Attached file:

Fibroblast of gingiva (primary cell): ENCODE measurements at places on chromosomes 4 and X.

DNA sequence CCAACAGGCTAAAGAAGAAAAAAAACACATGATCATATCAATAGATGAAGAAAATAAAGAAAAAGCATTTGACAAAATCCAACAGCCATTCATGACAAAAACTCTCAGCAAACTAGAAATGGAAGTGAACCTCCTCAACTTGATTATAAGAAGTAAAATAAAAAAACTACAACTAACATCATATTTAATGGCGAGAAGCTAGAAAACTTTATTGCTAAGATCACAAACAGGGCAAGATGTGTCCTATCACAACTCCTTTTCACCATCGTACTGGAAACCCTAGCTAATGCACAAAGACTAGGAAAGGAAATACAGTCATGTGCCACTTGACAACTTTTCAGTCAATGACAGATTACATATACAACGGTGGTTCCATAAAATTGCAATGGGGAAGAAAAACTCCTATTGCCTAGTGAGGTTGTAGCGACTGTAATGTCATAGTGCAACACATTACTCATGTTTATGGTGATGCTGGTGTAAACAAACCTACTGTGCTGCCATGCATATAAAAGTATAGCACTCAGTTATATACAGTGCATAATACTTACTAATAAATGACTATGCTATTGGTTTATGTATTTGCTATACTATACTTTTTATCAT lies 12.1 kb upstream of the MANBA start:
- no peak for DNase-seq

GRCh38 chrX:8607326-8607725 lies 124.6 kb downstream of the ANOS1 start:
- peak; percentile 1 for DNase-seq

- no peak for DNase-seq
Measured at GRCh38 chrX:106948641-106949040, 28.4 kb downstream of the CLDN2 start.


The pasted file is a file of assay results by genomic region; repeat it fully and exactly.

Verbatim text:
Fibroblast of gingiva (primary cell): ENCODE measurements at places on chromosomes 4 and X.

DNA sequence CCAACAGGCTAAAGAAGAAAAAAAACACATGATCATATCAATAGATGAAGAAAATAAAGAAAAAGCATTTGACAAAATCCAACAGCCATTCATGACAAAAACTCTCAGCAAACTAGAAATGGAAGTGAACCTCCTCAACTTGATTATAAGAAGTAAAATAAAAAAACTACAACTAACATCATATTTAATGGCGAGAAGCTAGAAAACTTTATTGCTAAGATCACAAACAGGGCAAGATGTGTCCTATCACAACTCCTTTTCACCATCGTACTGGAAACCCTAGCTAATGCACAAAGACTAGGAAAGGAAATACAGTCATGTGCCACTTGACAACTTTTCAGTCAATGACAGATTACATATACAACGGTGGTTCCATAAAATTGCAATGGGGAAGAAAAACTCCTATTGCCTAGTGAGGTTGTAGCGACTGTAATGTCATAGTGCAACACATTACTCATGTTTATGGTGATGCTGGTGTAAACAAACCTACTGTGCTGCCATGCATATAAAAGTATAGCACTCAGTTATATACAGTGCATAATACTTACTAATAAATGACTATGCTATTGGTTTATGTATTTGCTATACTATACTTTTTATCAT lies 12.1 kb upstream of the MANBA start:
- no peak for DNase-seq

GRCh38 chrX:8607326-8607725 lies 124.6 kb downstream of the ANOS1 start:
- peak; percentile 1 for DNase-seq

- no peak for DNase-seq
Measured at GRCh38 chrX:106948641-106949040, 28.4 kb downstream of the CLDN2 start.